A CPS guide for victims of rape and sexual assault – What do you need to know first

At the Crown Prosecution Service, we’re responsible for prosecuting criminal cases in England and Wales. In cases of rape or serious sexual assault this means that we decide when a suspect can be charged with a criminal offence, and we present the case against them in court.

Rape and serious sexual assault are devastating crimes and our prosecutors see every day the lasting impact they have on victims. If you’ve been sexually assaulted it’s important to remember that it was not your fault. Sexual violence is a crime, no matter who commits it or where it happens. The information in this guide is relevant to all victims of sexual violence – including women and girls and men and boys. 

We know that going through the criminal justice process can sometimes feel like it’s adding extra challenges, but we want to make things as straightforward for you as possible. We’ve made a commitment to victims of rape and serious sexual offences, which explains how we will handle your case, what you can expect from us and what your rights are.

All rape and serious sexual offence cases are reviewed by our specialist ‘rape and serious sexual offences’ (RASSO) prosecutors. They are specially trained to understand the complexities of rape and sexual offences cases and the myths and stereotypes that surround them. 

Sometimes the incident you’ve reported to the police may have happened a long time ago. We’ll treat these cases in the same way as we would any other case and there’s no time limit on how long after the offence you can report the crime although the offences that we can charge someone with may be different. 

You can find out more about how we prosecute these cases on our RASSO page. This page includes videos from some of our prosecutors explaining how they’ve supported victims and worked with our criminal justice partners to bring complicated cases to court. 

When you report a rape or a serious sexual assault to the police they will carry out an investigation. This means that they’ll look for all the evidence they can to understand what happened.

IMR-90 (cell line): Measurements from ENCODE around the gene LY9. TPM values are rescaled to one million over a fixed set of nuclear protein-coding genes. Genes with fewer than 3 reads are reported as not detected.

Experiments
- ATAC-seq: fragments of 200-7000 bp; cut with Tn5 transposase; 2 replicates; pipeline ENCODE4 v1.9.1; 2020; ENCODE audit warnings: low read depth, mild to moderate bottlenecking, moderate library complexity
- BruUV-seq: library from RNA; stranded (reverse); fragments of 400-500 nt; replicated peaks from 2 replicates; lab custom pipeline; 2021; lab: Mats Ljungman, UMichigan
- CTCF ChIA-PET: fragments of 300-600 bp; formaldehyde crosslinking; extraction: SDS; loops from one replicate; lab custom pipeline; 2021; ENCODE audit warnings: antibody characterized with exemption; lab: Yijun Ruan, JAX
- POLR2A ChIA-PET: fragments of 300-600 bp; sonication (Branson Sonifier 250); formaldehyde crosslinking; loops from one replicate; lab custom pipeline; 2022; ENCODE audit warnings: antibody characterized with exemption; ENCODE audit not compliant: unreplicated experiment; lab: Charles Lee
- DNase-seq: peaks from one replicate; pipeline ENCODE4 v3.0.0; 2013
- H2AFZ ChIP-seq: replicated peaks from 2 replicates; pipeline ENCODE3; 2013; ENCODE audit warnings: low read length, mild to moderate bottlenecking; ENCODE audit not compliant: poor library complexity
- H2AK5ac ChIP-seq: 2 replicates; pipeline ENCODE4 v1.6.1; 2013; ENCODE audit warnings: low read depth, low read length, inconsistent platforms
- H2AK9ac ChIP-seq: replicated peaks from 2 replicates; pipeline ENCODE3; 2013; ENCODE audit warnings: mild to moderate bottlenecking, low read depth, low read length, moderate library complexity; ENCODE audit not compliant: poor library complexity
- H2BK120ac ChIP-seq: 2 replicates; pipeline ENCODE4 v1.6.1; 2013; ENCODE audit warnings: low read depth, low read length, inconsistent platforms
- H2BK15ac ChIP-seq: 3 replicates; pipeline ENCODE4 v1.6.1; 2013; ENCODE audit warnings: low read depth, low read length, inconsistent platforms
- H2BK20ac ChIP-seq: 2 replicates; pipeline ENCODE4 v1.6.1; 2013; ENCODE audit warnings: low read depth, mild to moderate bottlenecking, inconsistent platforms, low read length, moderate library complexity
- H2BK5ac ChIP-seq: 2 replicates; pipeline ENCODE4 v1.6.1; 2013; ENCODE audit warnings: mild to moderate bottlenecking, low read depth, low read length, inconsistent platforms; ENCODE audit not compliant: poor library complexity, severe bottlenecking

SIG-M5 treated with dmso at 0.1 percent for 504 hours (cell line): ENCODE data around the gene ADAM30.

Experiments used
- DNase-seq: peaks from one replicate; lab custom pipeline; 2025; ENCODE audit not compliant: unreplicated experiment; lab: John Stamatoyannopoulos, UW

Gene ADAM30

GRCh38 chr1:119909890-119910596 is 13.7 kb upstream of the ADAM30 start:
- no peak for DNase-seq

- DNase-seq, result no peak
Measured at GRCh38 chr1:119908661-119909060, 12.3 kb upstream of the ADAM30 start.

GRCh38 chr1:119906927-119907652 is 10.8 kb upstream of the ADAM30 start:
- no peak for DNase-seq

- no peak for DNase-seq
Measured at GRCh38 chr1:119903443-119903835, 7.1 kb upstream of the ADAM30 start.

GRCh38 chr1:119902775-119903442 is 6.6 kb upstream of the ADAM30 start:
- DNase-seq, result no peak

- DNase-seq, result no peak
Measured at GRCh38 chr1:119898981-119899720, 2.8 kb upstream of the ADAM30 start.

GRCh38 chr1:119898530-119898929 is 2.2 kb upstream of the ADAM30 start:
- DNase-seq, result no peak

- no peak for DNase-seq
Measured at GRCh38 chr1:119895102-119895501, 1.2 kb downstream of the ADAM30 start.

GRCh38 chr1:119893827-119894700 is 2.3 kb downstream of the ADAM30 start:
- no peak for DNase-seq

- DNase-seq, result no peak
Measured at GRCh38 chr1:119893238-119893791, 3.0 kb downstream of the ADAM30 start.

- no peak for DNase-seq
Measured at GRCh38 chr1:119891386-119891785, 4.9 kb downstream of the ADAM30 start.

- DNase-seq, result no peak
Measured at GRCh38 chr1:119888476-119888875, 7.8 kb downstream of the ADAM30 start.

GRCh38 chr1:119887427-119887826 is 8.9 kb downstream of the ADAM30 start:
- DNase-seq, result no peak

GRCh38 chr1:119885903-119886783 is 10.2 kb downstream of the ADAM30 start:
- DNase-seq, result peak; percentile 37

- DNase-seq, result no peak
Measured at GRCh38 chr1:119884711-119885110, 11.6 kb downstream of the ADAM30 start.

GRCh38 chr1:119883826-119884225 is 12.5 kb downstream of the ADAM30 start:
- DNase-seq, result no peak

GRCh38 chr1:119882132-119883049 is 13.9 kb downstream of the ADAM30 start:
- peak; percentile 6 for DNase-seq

The police will record your description of what happened. This may be in the form of a written witness statement but more usually this will be in the form of a video recording of you giving your account to a specially trained police officer.

As part of their investigation the police will also take statements from anyone else who saw what happened or who can provide information to help the investigation. This includes a police interview with the person, or people, that you’ve reported raping or assaulting you – at this stage they are called the suspect(s).

The police investigation will also involve looking for other types of evidence like medical evidence, CCTV evidence or digital evidence such as text messages or social media posts. If the police need to collect evidence from your devices they will ask for your agreement to do this. You can read more about this in our section on using digital evidence.

Once the police consider that they have enough evidence they will pass the case to us at the CPS. If the police have completed their investigation but don’t consider that there is enough evidence they won’t pass the case to us – if this happens your police contact will explain their decision to you and let you know what options you have.

Once the police pass a case to us we will review the evidence and consider whether we can bring a prosecution – this means charging the suspect with a criminal offence and bringing them to court.